gain lean weight more easily than ever before.
Fibrous carbohydrates and vegetables such as
lettuce, asparagus, cucumber and broccoli have very low calorie
densities because your body can't absorb the caloric content of
fiber. That makes veggies an excellent choice when you want to lose
body fat. Before competitions, bodybuilders usually reduce or
remove high calorie simple sugars and starches from their diets and
replace them with fibrous carbohydrates. (Goodbye bagels and pasta,
hello broccoli and asparagus!)
On the other side of the coin, the low calorie
density of most vegetables is the very reason that they don't help
you gain weight. Think about it; you would have to eat a
wheelbarrow full of lettuce, cucumbers or spinach before you
consumed enough calories to make the scale budge at all! It's wise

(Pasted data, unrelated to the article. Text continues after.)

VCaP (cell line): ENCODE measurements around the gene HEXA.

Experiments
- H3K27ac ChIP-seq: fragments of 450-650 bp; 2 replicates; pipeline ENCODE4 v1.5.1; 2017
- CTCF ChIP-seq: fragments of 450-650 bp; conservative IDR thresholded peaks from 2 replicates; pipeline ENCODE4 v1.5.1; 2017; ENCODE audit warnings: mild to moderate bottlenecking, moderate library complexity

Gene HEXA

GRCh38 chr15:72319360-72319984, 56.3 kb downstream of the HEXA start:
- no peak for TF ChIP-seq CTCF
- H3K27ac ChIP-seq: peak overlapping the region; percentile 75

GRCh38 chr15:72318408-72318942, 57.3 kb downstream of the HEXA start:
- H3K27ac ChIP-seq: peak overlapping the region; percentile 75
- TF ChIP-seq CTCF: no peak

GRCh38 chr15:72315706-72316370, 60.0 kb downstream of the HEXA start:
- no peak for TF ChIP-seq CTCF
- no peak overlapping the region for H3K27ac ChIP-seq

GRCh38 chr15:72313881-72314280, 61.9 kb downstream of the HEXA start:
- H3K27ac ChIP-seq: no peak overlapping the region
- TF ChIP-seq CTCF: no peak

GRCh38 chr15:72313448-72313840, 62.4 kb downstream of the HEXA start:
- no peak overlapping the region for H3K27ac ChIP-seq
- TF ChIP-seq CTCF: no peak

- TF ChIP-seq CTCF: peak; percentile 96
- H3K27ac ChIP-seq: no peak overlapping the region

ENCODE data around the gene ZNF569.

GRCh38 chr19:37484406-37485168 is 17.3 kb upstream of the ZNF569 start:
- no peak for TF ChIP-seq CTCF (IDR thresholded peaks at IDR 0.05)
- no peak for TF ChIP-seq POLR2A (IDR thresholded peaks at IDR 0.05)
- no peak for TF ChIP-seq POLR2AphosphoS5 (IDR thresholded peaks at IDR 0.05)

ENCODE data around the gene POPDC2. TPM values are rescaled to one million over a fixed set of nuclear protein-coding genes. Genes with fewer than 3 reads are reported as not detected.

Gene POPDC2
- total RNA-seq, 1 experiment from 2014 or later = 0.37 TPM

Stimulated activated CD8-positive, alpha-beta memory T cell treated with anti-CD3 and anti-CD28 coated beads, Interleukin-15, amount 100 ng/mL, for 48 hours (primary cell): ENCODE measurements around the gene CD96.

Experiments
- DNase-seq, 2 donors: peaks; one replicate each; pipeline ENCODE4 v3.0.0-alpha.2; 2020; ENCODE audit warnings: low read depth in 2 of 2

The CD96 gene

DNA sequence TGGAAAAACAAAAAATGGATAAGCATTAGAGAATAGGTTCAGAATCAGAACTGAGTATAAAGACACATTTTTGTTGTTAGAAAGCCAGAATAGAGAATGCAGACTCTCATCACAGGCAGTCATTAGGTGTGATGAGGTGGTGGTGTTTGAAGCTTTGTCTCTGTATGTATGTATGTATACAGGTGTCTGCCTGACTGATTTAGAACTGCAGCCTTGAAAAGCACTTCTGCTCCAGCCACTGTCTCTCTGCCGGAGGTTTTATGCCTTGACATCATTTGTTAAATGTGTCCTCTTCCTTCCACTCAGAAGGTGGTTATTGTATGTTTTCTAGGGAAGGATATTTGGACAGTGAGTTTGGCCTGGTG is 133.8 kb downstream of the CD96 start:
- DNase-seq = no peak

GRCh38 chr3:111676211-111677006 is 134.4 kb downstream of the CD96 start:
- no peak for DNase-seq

to always include vegetables in your diet (because they're good for
you), but you won't get enough calories to gain weight from veggies
alone; you have to eat lots of high density foods or you'll be
fighting an uphill battle.
So now let's look at some "calorie-dense" foods
that can help you pack on the pounds:
Simple carbohydrates such as fruit have higher
calorie densities than vegetables because simple carbs are more
concentrated and have less fiber. Fruit juice is even more
concentrated than the fruit itself. A medium sized orange contains
about 60 calories. A glass of orange juice has about 160 calories.
Fruit and fruit juice, therefore, make great additions to a
Taken to the extreme, concentrating and refining
carbohydrates results in empty calorie products like white sugar
and white bread. Although these are calorie dense foods, they have
little or no nutritional value. Don't add nutritionally void foods
to your diet just for the sake of more calories - it's the